The CIA World Factbook shows total airports in the world at 41,821 (2013). We can trust them on that one. They use enough of them at night while we’re sleeping to know what they’re talking about. The listing has the following preamble, “This entry gives the total number of airports or airfields recognizable from the air. The runway(s) may be paved (concrete or asphalt surfaces) or unpaved (grass, earth, sand, or gravel surfaces) and may include closed or abandoned installations. Airports or airfields that are no longer recognizable (overgrown, no facilities, etc.) are not included. Note that not all airports have accommodations for refueling, maintenance, or air traffic control.”

Do you believe it is really that hard for airlines or their equipment manufacturers to find out how many of these are bona fide asphalt or concrete surfaces that meet the minimum required landing distance and conditions for a commercial airliner—in either normal or emergency conditions? An aircraft industry website shows a Minimum Landing Distance of 1,540m, for the A320.

How many of the 41,821 airports in the world meet the relevant landing criteria? 10%, 15%, even 25%? How hard is it to code the coordinates of about 10,000 locations into a secure and non-erasable database, with highly controlled access–after all, the plane is full of code today, and that condition already applies. Then the plane itself uses that information as a double check every time it goes into landing mode, or locks the plane out of any requested and ‘illicit’ landing location, with an immediate alarm to HQ? Heck, if it can lock the pilot out of the cockpit, programming that should not be too hard. Remember, this plane landed in the Alps, it did not crash there.

KISS (Keep it simple, stupid) and Airplane Manufacturing? Yes!

I see these extravagant ideas for ground-based control and wild scenarios about terrorist talking over ground flying centres, or hacking into and taking over the entire futuristic ground-based flight system. That makes for great TV gabbing and rampant speculation. Meanwhile, an immediately applicable and relatively costless solution seems readily at hand.

If a $35,000 Buick can call the shots and tell me, ‘keep your hands on the wheel, no touching the dial while driving,’ that is a clear indication of what is possible today. Why then can’t a $100M plane tell a suicidal pilot, ‘Dude, about your 100ft in the Alps, no can do! I need 1500 metres of asphalt to land; find me that or find me someone who knows how to fly this plane. And by the way, I’ve got Google Earth in my pocket so get me 1500 metres of legit asphalt!’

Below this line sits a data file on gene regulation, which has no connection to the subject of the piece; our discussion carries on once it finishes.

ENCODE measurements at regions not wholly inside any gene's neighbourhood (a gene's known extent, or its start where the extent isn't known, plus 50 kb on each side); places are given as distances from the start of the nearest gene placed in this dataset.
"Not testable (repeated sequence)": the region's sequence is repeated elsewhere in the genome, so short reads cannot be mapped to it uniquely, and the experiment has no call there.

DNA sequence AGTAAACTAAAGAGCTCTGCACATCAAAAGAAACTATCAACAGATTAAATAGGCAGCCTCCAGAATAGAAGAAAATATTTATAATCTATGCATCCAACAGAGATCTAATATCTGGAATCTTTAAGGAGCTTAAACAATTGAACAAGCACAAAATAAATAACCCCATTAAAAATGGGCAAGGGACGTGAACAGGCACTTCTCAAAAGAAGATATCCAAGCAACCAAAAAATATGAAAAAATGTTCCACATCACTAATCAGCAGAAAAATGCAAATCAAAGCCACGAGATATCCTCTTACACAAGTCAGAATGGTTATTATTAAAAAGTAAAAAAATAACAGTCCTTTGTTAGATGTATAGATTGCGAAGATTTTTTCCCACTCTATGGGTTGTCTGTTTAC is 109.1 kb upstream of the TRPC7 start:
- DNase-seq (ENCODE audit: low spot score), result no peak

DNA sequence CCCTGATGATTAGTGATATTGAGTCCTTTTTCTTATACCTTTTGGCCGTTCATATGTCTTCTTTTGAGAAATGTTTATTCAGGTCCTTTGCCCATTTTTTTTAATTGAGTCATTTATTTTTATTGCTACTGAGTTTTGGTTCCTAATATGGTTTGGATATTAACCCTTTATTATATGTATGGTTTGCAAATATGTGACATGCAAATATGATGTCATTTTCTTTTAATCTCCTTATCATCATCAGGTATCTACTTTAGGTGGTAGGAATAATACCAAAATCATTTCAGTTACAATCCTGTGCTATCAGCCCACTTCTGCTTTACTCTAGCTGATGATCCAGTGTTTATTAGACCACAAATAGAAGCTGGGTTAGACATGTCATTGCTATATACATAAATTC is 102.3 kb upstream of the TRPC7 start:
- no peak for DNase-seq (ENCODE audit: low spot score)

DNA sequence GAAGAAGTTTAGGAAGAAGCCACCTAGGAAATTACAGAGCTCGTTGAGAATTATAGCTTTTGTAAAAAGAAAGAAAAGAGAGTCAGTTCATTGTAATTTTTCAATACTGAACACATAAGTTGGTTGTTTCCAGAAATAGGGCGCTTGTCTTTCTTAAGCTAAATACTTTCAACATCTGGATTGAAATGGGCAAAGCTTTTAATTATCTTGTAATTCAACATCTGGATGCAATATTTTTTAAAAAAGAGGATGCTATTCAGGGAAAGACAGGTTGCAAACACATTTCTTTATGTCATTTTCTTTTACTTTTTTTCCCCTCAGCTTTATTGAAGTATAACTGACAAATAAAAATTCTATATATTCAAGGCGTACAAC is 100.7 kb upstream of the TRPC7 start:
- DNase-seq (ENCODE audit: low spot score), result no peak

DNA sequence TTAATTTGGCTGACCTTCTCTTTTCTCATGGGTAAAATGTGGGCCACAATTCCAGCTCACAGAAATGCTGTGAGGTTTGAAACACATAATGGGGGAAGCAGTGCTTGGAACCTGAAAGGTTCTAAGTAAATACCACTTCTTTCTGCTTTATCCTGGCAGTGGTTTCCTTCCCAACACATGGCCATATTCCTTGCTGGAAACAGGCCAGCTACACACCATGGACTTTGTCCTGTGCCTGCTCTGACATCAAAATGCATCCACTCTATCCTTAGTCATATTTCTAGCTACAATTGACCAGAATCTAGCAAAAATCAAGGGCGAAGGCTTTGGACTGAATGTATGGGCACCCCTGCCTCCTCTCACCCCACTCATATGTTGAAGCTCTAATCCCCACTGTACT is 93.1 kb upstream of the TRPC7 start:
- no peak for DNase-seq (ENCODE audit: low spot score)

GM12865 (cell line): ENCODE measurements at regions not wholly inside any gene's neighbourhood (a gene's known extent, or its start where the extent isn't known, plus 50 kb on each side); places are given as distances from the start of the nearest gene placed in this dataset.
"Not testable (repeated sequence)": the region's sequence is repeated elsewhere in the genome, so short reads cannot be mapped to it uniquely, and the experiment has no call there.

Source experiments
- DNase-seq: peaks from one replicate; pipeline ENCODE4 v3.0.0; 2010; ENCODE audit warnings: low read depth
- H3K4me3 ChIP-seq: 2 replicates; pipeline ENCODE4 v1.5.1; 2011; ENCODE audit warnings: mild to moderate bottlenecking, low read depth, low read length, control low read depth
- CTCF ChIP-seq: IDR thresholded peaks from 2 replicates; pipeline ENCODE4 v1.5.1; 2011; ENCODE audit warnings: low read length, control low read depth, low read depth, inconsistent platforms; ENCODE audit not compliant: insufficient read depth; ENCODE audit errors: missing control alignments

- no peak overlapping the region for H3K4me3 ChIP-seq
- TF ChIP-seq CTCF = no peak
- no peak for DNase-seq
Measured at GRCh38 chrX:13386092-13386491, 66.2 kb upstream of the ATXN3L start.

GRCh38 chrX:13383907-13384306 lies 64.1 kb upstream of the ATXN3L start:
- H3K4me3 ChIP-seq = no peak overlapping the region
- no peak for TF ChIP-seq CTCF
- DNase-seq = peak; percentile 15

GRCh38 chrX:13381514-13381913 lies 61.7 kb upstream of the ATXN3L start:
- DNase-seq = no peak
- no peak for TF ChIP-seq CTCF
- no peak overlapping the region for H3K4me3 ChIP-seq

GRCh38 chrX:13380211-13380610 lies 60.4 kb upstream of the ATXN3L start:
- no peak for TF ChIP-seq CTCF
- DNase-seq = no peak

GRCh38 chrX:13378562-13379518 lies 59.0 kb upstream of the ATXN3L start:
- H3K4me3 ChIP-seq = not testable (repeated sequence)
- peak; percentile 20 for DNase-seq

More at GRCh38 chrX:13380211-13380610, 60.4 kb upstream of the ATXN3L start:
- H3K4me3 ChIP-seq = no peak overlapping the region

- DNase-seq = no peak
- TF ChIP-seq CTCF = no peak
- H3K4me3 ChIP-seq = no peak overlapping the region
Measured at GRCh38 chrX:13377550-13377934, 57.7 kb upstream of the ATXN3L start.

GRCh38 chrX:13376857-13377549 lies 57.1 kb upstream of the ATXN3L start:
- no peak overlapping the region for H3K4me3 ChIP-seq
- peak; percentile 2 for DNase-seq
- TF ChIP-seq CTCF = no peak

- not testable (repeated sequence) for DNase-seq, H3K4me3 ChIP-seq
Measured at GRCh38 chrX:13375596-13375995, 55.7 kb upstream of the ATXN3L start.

Boeing, here’s looking at you!

As I worked through the revision of my book, Workplace Essentials, I was addressing the importance of learning agility. Somehow, the discussion I was having on paper felt inconsistent with the term to which I related it, even though I have used the term frequently. Something felt incomplete. Learning Agility did not seem sufficiently instrumental. It seemed more like an enabler to ‘the thing,’ than the thing itself, more like an ingredient than a recipe. If so, what is the real recipe; what name should sit atop the list of ingredients?

Closed Minds = Empty Spaces

As I reflected on that question, I found myself drawn back a couple of seminal experiences at the start of my managerial career. In the first, I was a new appointee to a role that lifted me out from among my front-line management peers, and onto a path of preparing me to manage other managers. Within a few months of getting my bearings, filled with my new sense of command, I acted in what I believed was a rational and forward-thinking manner. I made a decision about allocating budgets that I administered. My decision may have been rational but pragmatic it was not.

Fast-forward one month and my Director had successfully hidden me in a new job, to save what little skin I had left from a rampaging higher-level manager whose wrath I had invoked. There I was, curled up in my metaphorical fetal position and lamenting to myself, “But I wuz jus’ tryin’ to the right thing!” I was a wounded and somewhat angry creature. The lesson escaped me; an education sat frozen.

From there, I moved into a staff manager role as a technical expert. Not long after, as part of a two-person sales team—Account executive and engineer—I sat with a colleague and client, for the first time. They chatted for what seemed an eternity about the client’s recent vacation. I grew increasingly impatient with the small talk and wanted the meeting to get underway. Finally, the AE introduced me more formally and put me on centre stage. Again, I came totally prepared to do the right thing, and bombed.

I delivered a technically intense presentation, intended to show concern, professionalism and understanding of the client’s need. Instead, it went a mile high over the client’s head. When I was done, with no feedback to me, the client looked at the AE with a smile and said, “You’re on the account so I’m sure that everything will be OK.” Outside, the AE hugged me by the shoulder and said in a warm and threatening voice, “If you ever scare my customer like that again, I’m gonna have you taken off this account!”